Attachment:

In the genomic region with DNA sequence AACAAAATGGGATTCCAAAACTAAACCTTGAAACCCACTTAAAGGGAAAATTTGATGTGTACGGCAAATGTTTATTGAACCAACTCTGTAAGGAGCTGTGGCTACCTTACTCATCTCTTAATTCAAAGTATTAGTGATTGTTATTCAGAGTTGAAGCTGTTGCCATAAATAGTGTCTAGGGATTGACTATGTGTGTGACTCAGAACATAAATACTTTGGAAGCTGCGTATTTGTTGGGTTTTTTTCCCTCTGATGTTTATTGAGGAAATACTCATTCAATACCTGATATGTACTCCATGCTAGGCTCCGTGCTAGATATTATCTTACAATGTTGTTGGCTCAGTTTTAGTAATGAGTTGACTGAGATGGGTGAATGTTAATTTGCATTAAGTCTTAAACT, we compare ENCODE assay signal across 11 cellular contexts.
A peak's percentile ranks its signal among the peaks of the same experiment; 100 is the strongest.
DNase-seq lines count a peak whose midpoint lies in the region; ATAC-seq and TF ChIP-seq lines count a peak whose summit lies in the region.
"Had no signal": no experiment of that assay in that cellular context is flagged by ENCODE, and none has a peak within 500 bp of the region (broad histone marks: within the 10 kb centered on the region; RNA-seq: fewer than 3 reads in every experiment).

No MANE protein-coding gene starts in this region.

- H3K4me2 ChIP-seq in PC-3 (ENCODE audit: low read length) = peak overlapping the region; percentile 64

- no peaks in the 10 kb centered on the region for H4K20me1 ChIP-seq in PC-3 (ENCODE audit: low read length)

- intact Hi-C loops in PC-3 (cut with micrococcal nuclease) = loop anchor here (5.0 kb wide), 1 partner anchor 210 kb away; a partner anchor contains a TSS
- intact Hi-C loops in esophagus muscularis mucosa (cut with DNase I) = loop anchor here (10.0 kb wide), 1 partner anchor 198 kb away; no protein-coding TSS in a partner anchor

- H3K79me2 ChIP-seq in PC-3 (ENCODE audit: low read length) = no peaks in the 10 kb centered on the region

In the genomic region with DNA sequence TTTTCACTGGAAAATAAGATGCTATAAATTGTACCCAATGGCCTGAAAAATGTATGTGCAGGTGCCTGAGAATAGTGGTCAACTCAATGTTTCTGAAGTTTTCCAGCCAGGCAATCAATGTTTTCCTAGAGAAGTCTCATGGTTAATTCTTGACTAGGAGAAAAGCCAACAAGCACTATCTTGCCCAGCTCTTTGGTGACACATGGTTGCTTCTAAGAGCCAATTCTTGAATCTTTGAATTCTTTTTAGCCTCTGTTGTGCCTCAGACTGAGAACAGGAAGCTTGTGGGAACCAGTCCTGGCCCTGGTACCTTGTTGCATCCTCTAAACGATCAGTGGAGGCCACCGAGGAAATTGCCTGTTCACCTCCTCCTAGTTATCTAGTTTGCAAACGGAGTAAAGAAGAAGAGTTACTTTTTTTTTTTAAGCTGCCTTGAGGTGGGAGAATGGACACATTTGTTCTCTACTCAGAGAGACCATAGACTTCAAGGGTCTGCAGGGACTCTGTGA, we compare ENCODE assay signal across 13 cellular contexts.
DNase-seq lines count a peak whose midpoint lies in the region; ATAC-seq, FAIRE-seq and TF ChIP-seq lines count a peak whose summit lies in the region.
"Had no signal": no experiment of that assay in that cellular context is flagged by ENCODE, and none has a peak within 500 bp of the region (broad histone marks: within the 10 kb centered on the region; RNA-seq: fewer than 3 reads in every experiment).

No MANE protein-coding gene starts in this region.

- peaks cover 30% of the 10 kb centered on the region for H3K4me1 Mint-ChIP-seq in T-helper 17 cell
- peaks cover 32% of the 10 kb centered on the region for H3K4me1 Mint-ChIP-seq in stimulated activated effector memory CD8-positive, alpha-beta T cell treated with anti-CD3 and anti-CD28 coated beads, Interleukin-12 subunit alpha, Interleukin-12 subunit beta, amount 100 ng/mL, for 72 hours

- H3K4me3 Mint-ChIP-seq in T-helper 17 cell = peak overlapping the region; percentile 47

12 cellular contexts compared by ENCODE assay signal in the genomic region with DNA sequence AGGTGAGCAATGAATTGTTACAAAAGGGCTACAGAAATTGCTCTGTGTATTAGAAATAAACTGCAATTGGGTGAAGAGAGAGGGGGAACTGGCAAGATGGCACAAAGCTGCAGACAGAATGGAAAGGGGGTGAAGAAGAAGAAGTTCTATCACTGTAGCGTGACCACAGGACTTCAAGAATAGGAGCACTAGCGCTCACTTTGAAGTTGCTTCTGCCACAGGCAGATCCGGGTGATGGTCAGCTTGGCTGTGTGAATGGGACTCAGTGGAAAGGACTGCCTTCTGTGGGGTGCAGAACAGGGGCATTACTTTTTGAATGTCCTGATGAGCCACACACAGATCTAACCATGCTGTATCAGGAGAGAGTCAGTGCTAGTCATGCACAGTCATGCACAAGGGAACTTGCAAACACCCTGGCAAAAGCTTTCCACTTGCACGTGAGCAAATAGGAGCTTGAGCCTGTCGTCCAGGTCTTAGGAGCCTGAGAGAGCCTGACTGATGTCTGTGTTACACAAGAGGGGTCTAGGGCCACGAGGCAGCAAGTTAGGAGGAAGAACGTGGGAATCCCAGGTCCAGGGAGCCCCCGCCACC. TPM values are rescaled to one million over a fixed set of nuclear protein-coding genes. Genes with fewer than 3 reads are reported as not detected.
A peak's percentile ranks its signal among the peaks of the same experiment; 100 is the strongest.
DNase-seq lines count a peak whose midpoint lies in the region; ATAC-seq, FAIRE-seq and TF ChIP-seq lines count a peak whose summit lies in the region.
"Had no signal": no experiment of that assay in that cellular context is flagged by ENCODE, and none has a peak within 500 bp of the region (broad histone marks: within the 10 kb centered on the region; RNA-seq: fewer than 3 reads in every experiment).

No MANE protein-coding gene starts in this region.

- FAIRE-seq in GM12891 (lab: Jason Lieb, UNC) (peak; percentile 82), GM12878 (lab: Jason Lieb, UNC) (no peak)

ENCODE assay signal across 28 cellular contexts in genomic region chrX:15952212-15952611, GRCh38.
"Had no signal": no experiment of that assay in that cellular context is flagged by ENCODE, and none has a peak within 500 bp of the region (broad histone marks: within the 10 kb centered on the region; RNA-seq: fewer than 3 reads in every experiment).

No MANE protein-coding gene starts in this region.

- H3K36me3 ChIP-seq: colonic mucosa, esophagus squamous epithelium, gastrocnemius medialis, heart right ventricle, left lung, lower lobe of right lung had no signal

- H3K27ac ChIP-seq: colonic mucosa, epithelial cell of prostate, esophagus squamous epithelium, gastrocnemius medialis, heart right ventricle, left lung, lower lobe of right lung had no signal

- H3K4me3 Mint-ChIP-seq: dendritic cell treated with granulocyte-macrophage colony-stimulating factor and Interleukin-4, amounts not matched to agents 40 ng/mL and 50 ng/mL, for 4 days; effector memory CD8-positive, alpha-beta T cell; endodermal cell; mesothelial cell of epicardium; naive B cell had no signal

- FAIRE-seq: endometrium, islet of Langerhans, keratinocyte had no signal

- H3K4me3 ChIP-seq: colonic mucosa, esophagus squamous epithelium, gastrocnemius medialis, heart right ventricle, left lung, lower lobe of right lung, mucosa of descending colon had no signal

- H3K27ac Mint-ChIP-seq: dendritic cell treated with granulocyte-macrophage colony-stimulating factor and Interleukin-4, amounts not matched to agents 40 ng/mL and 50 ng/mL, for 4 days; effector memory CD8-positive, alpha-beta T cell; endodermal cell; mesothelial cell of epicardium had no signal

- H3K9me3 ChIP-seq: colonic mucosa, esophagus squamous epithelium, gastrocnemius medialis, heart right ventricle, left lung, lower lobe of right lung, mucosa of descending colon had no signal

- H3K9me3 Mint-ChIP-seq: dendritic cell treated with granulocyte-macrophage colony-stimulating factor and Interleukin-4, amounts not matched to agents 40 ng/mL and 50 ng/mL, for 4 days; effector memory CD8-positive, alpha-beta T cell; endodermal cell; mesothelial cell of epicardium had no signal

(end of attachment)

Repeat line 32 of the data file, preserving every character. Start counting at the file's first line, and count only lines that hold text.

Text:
- H3K27ac Mint-ChIP-seq: dendritic cell treated with granulocyte-macrophage colony-stimulating factor and Interleukin-4, amounts not matched to agents 40 ng/mL and 50 ng/mL, for 4 days; effector memory CD8-positive, alpha-beta T cell; endodermal cell; mesothelial cell of epicardium had no signal